Constructive chaos through proxy wars
In his book ‘Shadow Wars, The Secret Struggle for The Middle East’, Christopher Davidson quoted a militant speaking in an interview with The Guardian, saying that Bashar Al-Assad wanted the opposition to be radical, and if peaceful street demonstrations had continued, his regime would have toppled within a few months. The militant added that Assad released Mohammed Al-Joulani of Al-Qaeda, the real backbone of jihadists. He also released Awwad Makhlouf, who later became an IS representative. Similarly, Yemen’s Ali Abdullah Saleh released Al-Qaeda members to describe his opposition as terrorists.
Assad did not stop at creating a monster. GCC states and charity groups in these states used millions of dollars to fight the sectarian Alawite regime in Syria, as Gulf militants support the revolution and are against the Alawite minority that has been ruling Syria. Thus, our conservative countries showed keenness and support to the Syrian revolution, as if these states spearheaded the political change starting with the Arab Spring. They never supported counter revolutions and helped kill the Spring on inception to avoid setting examples for further regime changes.
Billions poured in with the excuse of supporting moderate rebels in Syria such as the Free Syrian Army, while this army shrunk and its troops merged with militants, especially after corruption prevailed in the areas it ran, with the eventual result that Nusra Front and other jihadist groups took over. Yes, we feel sorry for the death and destruction in Aleppo and other Syrian cities. We are angry with Iran, Russia and Hezbollah’s interference in Syria as if they are nothing but humanitarians supporting ‘moderate’ rebels in that war-stricken country.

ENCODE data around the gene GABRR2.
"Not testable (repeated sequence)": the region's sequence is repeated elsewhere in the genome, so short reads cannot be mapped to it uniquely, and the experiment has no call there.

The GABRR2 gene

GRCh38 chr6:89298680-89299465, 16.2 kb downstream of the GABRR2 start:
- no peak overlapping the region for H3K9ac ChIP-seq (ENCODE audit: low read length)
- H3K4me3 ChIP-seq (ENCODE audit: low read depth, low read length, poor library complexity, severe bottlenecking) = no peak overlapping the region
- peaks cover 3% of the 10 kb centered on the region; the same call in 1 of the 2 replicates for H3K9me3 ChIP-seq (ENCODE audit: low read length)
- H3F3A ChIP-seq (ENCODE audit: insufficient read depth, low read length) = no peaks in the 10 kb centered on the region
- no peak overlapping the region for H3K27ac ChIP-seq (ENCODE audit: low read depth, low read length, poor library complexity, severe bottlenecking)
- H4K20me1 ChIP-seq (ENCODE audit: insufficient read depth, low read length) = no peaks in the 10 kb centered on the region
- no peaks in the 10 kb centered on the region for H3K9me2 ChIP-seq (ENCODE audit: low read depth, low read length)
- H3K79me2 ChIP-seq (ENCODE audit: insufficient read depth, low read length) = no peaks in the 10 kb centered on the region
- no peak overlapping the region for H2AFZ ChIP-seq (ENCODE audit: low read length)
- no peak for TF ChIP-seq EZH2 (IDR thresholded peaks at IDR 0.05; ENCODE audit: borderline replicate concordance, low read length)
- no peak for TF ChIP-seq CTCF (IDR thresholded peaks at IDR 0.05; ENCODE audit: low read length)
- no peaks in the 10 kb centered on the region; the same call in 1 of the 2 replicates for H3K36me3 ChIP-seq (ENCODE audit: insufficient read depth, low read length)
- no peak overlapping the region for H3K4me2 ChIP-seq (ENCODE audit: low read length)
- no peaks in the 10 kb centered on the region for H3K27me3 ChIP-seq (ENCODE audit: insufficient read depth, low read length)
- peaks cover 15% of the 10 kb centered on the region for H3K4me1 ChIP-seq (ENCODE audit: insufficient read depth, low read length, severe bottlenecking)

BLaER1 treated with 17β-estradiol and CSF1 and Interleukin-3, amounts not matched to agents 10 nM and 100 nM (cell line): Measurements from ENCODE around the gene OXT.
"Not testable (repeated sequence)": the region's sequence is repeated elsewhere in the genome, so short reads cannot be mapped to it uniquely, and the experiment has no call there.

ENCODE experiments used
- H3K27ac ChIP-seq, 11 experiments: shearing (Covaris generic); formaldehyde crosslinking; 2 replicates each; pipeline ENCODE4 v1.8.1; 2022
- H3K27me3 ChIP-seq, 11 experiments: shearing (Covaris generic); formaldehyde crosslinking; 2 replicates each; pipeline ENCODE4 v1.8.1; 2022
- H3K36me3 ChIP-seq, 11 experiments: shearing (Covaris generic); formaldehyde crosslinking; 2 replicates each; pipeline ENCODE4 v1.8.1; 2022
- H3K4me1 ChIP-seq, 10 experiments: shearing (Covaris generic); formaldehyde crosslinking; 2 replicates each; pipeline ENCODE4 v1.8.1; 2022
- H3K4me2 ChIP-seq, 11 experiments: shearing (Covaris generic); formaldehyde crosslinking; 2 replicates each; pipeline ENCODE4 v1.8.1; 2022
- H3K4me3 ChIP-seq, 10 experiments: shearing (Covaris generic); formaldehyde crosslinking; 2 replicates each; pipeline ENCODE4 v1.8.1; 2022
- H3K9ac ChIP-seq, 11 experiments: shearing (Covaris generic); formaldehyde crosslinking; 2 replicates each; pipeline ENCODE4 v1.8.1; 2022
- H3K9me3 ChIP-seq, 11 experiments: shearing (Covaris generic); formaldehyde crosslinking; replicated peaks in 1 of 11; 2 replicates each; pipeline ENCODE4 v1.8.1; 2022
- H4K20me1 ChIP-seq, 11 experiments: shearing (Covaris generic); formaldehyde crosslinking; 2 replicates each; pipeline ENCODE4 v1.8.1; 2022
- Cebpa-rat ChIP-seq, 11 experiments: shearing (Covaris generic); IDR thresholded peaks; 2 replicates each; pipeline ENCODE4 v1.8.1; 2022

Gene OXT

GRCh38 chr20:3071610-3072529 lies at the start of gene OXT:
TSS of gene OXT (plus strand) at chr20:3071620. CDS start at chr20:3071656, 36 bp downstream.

It is as if we are not responsible for shedding the blood of civilians including women and children when our charity groups supported religious powers that used civilians as human shields and took them as hostages to be used in their war against the regime. We do shed tears for the people of Aleppo today, as it became easy to blame others like the Syrian regime for everything and kept silent while terrorist groups beheaded people, blew up churches and stole historic documents.
Does anyone remember the Palestinian cause? Have we forgotten the dream of establishing a Palestinian state? So, greetings to this constructive chaos unfolding in the form of sectarian proxy wars.